New Issue, Representations 132

Number 132, Fall 2015 (Read on Highwire)

TIMOTHY HAMPTON
Absolutely Modern:
Dylan, Rimbaud, and Visionary Song

ANICIA TIMBERLAKE
Brecht for Children: Shaping the Ideal GDR Citizen
Through Opera Education

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SPECIAL FORUM: Quirk Historicism
Edited by Nicholas Mathew and Mary Ann Smart

NICHOLAS MATHEW and MARY ANN SMART (free download)
Elephants in the Music Room: The Future of Quirk Historicism

JAMES Q. DAVIES
On Being Moved/Against Objectivity

EMILY I. DOLAN
Musicology in the Garden

ELLEN LOCKHART
Pygmalion and the Music of Mere Interest

AOIFE MONKS
Bad Art, Quirky Modernism

BENJAMIN PIEKUT
Pigeons

BENJAMIN WALTON
Quirk Shame

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FIELD NOTES

RANDOLPH STARN   Touching the Intangible:
Toward an Alternative Genealogy of Intellectual Property

New Issue, Representations 131

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Number 131, Summer 2015 (Read at JSTOR)

URTE KRASS   A Case of Corporate Identity: The Multiplied Face of Saint Antonino of Florence

IAN CORNELIUS    Gower and the Peasants’ Revolt

DAVID HENKIN    Hebdomadal Form: Diaries, News, and the Shape of the Modern Week

PAUL REITTER AND CHAD WELLMON   How the Philologist Became a Physician of Modernity: Nietzsche’s Lectures on German Education

CHRISTOPHER WEINBERGER   Reflexive Realism and Kinetic Ethics: The Case of Murakami Haruki’s 1Q84

New Issue, Representations 130

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BEATE FRICKE    Presence Through Absence: Thresholds and Mimesis in Painting

PATRICIA SIEBER    Universal Brotherhood Revisited: Peter Perring Thoms (1790-1855), Artisan Practices, and the Genesis of A Chinacentric Sinology

S. PEARL BRILMYER    Plasticity, Form and the Matter of Character in Middlemarch

PAULA AMAD    Film as the “Skin of History”: André Bazin and the Specter of the Archive and Death in Nicole Védrès’s Paris 1900 (1947)

ROBERT J. KETT    Monumentality as Method: Archaeology and Land Art in the Cold War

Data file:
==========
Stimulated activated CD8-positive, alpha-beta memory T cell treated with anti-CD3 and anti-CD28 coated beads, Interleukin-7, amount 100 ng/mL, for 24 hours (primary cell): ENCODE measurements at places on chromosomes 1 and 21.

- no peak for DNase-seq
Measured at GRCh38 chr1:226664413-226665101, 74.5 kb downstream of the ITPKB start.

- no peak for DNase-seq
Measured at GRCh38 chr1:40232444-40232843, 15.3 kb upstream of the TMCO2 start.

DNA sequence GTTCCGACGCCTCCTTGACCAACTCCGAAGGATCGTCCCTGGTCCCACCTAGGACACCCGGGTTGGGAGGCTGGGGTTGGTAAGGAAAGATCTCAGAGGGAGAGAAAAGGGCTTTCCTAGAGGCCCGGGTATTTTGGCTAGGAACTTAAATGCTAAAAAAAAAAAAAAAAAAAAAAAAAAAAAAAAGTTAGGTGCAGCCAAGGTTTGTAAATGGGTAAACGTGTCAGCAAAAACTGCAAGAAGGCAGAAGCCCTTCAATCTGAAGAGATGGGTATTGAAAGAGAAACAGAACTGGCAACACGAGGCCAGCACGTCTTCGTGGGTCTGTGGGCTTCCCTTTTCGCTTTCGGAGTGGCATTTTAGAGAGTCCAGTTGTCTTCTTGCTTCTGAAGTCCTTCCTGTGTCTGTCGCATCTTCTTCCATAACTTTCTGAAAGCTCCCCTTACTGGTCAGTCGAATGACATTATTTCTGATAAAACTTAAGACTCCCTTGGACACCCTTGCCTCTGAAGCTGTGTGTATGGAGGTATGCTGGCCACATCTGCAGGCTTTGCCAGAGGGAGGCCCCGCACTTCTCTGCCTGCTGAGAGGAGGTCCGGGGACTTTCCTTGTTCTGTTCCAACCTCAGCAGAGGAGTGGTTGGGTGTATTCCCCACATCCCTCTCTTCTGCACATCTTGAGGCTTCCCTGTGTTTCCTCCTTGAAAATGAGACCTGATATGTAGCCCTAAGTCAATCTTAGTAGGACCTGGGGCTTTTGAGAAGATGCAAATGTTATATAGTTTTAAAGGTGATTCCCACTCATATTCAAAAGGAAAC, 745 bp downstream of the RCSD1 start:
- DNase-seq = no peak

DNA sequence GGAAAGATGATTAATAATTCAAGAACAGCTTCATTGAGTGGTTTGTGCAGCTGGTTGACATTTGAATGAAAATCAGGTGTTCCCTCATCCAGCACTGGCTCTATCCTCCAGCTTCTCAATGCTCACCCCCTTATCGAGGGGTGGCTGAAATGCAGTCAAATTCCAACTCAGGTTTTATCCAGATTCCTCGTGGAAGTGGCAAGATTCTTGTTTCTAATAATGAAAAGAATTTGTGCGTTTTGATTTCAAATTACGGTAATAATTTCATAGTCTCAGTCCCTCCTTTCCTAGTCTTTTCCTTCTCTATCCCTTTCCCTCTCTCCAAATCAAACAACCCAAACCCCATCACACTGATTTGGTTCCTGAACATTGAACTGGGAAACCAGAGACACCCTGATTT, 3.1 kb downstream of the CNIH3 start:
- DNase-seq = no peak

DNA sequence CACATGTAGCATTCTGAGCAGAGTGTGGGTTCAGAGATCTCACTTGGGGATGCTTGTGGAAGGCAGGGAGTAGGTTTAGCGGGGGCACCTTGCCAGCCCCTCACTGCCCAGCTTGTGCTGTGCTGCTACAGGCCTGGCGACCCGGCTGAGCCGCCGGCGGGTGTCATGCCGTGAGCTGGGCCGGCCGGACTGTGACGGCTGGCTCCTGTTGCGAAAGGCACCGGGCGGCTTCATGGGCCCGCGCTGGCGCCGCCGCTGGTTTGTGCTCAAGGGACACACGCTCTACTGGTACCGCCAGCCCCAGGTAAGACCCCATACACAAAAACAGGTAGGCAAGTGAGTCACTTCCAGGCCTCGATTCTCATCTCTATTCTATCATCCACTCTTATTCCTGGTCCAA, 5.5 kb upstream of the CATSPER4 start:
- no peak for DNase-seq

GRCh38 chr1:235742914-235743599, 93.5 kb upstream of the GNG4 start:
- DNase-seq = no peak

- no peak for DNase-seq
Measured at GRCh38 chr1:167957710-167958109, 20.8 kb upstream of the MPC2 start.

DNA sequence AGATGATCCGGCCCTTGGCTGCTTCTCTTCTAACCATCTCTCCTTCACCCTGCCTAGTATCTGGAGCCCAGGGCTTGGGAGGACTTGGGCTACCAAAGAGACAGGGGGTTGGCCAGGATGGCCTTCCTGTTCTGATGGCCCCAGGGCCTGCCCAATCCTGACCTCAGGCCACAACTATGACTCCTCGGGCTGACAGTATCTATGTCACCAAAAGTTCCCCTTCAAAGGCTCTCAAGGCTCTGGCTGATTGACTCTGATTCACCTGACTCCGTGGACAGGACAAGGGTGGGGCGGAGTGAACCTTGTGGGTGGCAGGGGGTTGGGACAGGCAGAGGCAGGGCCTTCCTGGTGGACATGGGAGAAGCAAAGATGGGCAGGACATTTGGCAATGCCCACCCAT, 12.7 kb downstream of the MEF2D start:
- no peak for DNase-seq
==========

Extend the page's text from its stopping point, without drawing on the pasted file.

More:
New Issue, Representations 129

Representations 129

CHRISTOPHER MEAD   ‘‘Content to be Pressed’’: Robert Burton and the editio princeps hominisREP129_Cover_1.indd

PETER SAHLINS    The Beast Within: Animals in the First Xenotransfusion Experiments in France, ca. 1667–68

NOAH HERINGMAN    Deep Time at the Dawn of the Anthropocene

JONATHAN BROOKS PLATT    Snow White and the Enchanted Palace: A Reading of Lenin’s Architectural Cult

ALEXEI YURCHAK    Bodies of Lenin: The Hidden Science of Communist Sovereignty

New Issue, Representations 128

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DAVID NIRENBERG   “Judaism” as Political Concept: Toward a Critique of Political Theology

ALICE GOFF   The Selbst Gewählter Plan: The Schildbach Wood Library in Eighteenth-Century Hessen-Kassel

AMANDA JO GOLDSTEIN   Growing Old Together: Lucretian Materialism in Shelley’s “Poetry of Life”

CHRISTOPHER L. HILL   Crossed Geographies: Endō and Fanon in Lyon

PAUL ROQUET   A Blue Cat on the Galactic Railroad: Anime and Cosmic Subjectivity

New Issue, Representations 127

Representations 127, featuring a special forum on SEARCH

Edited and introduced by Kent Puckett

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FREDERIC KAPLAN  Linguistic Capitalism and Algorithmic Mediation
TED UNDERWOOD  Theorizing Research Practices We Forgot to Theorize Twenty Years         Ago
LISA GITELMAN  Searching and Thinking About Searching JSTOR
DANIEL ROSENBERG  Stop, Words
LEAH PRICE  Response

Plus:

ERIC BULSON
Ulysses by Numbers

SARAH BROUILLETTE